Attending WhiskyFest

Oct 16, 2013 | By Jack Bettridge

This is going to be hard to write without seeming to gloat, but I'm going to plow through anyway and hope for your indulgence.

I just experienced about the greatest day of whisk(e)y drinking that a fellow can have: the New York WhiskyFest Weekend Seminars. It was part of last weekend's extravaganza of brown spirits at New York's Marriott Marquis.

If you're familiar with WhiskyFest, an event produced by Whisky Advocate magazine (a Cigar Aficionado sister publication, formerly called Malt Advocate), you know the nighttime sessions as must-go events, with the opportunity to walk the floor and sample dozens of hard-to-find drams in one convenient setting.

With the recently added Weekend Seminars format, that description just got a big promotion. Those lucky enough to attend drank impossible-to-find whiskey while sitting tableside and being led through these wonders by some of the most renowned members of the distilling trade.

It was kick-ass right from the git-go (9 a.m) as publisher and editor John Hansell introduced "the dream come true" tasting that he had orchestrated—Wanted Dead or Alive: A Tasting of Rare Whiskies. Including rare whiskies from active and demolished distilleries, the seminar even ranged into tastes that had been created specifically for the event and would never be made again.

Dr. Nick Morgan, Head of Whisky Outreach for Diageo, opened things up with a sample of the toasty, meaty Glenury Royal 23-year-old from the now-silent distillery in the Scottish eastern Highlands. Morgan's degree is in history and his doctorate dissertation was on Quakers. Oddly the Glenury founder, Captain Robert Barclay, was of that faith as well as having wagered prodigiously on his prowess as a walk-racer. "He was my kind of Quaker," said Morgan. "He made his money from gambling and vice."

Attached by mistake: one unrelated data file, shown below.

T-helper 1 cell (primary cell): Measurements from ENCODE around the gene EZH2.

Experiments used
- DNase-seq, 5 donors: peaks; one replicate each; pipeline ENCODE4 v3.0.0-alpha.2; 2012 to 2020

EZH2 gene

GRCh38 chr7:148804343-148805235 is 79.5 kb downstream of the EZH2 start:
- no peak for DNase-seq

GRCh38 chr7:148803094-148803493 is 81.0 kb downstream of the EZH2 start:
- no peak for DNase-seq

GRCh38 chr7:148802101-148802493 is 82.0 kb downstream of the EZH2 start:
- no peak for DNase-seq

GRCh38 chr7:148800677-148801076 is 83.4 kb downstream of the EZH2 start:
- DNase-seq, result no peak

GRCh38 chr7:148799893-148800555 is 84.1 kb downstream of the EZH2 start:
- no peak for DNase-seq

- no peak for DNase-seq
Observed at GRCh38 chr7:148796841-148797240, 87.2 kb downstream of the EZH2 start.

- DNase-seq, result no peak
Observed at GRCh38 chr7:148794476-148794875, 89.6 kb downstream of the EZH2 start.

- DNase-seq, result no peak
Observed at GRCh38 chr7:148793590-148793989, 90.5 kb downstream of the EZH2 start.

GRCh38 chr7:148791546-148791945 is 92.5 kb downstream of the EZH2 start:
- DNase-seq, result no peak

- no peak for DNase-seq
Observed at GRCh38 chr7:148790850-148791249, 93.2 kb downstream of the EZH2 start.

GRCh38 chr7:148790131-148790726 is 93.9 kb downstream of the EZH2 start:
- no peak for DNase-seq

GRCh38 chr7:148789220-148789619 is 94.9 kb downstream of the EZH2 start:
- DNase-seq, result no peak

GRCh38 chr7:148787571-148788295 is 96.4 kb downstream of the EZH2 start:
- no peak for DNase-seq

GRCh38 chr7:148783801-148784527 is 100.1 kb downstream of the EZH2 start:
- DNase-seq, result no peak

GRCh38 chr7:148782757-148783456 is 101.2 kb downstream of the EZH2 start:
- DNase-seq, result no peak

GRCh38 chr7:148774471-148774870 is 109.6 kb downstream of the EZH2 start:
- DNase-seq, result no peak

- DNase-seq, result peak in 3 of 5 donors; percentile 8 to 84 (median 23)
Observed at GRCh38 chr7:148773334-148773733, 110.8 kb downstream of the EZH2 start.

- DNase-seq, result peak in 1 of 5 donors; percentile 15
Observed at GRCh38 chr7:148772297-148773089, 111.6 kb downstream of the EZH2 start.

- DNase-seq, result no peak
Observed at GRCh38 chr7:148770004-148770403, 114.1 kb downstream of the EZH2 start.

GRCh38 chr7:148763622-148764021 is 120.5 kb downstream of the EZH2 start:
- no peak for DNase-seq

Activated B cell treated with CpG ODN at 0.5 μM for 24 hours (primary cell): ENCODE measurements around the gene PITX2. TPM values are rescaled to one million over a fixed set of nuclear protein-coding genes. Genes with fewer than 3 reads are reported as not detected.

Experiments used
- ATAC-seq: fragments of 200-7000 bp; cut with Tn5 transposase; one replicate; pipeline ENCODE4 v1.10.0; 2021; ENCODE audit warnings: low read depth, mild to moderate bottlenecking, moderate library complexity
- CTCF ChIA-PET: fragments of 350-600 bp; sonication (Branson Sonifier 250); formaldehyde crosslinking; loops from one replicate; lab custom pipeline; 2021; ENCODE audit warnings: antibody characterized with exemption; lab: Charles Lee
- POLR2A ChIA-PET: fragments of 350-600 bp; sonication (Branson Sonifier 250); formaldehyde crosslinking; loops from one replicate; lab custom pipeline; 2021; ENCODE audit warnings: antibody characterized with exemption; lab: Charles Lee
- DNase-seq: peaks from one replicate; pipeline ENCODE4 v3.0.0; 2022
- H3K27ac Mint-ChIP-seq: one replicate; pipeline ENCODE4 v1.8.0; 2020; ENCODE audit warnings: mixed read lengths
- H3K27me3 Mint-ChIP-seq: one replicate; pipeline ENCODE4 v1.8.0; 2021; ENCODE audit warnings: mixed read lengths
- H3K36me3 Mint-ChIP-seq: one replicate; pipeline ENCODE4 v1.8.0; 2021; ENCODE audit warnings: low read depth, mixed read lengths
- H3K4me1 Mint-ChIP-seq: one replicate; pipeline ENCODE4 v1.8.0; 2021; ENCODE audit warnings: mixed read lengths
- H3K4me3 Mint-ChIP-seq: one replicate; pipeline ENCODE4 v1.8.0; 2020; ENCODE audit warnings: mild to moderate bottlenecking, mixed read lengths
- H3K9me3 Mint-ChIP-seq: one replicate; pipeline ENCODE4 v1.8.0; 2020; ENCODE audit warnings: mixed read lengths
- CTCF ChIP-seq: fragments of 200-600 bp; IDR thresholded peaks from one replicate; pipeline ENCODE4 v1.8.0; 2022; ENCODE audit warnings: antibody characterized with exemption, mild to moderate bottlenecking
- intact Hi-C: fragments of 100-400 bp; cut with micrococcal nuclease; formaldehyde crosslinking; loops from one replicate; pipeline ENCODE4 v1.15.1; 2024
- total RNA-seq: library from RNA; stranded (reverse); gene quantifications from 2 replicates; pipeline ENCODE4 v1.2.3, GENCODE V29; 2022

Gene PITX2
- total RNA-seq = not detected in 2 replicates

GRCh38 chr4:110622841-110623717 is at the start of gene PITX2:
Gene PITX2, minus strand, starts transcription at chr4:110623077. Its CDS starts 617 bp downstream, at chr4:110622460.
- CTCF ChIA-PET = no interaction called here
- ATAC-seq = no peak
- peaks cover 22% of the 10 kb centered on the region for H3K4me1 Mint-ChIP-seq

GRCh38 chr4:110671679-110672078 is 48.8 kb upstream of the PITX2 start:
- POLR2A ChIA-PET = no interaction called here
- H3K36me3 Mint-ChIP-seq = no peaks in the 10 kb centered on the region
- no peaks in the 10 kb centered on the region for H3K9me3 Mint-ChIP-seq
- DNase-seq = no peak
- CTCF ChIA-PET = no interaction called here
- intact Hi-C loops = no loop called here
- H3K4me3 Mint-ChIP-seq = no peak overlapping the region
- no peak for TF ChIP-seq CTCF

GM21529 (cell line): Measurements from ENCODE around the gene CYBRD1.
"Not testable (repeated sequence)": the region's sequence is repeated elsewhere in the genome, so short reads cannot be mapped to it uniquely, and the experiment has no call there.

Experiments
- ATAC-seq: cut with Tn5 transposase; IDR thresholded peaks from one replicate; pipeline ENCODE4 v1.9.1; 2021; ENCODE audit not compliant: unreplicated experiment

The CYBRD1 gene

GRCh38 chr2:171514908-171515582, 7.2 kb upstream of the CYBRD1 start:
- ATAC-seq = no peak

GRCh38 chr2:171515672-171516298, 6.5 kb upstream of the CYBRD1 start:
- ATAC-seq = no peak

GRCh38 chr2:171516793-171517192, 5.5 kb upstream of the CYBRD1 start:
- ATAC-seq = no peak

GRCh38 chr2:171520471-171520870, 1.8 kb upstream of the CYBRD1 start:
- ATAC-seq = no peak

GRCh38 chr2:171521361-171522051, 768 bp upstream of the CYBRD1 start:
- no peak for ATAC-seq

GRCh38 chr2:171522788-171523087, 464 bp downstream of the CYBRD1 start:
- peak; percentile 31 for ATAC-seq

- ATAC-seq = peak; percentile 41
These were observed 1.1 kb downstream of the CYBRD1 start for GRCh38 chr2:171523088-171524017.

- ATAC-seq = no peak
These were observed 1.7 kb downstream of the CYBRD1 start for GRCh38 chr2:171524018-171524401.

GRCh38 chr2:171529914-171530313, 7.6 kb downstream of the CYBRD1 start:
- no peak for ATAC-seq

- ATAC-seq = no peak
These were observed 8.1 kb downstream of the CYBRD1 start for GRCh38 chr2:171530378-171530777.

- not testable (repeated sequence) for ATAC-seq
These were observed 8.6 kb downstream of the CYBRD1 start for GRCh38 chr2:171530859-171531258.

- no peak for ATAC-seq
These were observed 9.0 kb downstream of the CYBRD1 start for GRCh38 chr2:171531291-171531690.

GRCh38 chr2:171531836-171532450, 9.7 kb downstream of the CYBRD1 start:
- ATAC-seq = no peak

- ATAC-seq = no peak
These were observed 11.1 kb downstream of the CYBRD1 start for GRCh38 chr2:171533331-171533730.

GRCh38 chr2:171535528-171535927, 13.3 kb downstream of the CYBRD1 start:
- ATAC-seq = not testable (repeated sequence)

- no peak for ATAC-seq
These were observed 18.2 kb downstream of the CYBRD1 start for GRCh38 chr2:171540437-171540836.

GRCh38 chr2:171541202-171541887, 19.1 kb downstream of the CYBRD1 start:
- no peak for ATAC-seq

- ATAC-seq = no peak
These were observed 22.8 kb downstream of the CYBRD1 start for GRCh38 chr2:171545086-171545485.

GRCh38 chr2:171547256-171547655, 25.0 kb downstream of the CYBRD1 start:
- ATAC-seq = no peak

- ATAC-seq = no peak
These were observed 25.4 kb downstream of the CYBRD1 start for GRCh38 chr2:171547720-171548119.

Sam Simmons, the global ambassador for William Grant & Sons, brought along a 23-year-old sample from Kininvie, a Speyside, Scotland, stillhouse that ran for only 20 years and was almost exclusively used for blending. The whisky Simmons brought was from the first distillation on July 4, 1990, and was a veritable pocket full of posies with the taste of potpourri, mint, tangerine and licorice.

Sazerac 18-Year-Old Kentucky Straight Rye Whiskey might have seemed out of place in this group, since even though it's in short supply, it is still released periodically. But then Chris Fletcher, head chemist at Buffalo Trace Distillery, explained that what we were drinking was from the original release. Bottled in 2000, it was the precursor of the now expansive Antique Collection. This collusion of candy and spice was a major player in the resurgence of rye.

Diageo's Ewan Morgan, master of whisky, trotted out two treasures from Kentucky's legendary Stitzel-Weller distillery. Once the purview of the celebrated Pappy Van Winkle, it was shuttered in 1991. The remaining whiskey has been passed along in a series of buyouts, but will never be available for sale. We drank it Saturday as a rare look back at the heritage of American whiskey. Morgan urged the crowd to stand up and take a massive breath before the experience. The better to appreciate the meeting of fire and velvet that was the Stitzel-Weller and the Halloween bag full of candy that was the Bernheim whiskey.

Bruichladdich master distiller Jim McEwan, right, and the Whisky Advocate contributor David Broom lead the crowd in a rousing Braveheart-style toast.
Bruichladdich master distiller Jim McEwan, right, and Whisky Advocate contributor David Broom lead the crowd in a rousing, Braveheart-style toast.

Next, in the first of three segments called Whiskey Legends, Jimmy Russell, the master distiller of Wild Turkey, sat down with Lew Bryson, the managing editor of Whisky Advocate. Asked what he had done to celebrate his recent 59th anniversary at the distillery, Russell said, "When I went home I had a drink." About a date for his retirement, he replied, "When it becomes a job."

Russell, the only distiller to have attended every WhiskyFest, talked extensively about his early days in the industry, when he took a job in quality control. "They laughed at me when I started," said the man who is now a giant in the Bourbon and rye world.

In introducing the whiskey he brought along for the seminar, a 12 1/2-year-old Bourbon that was a candy bar of a whiskey, he stressed the importance of keeping things the same at the distillery. "We've used the same yeast since I came. So that's 59 years that I know of."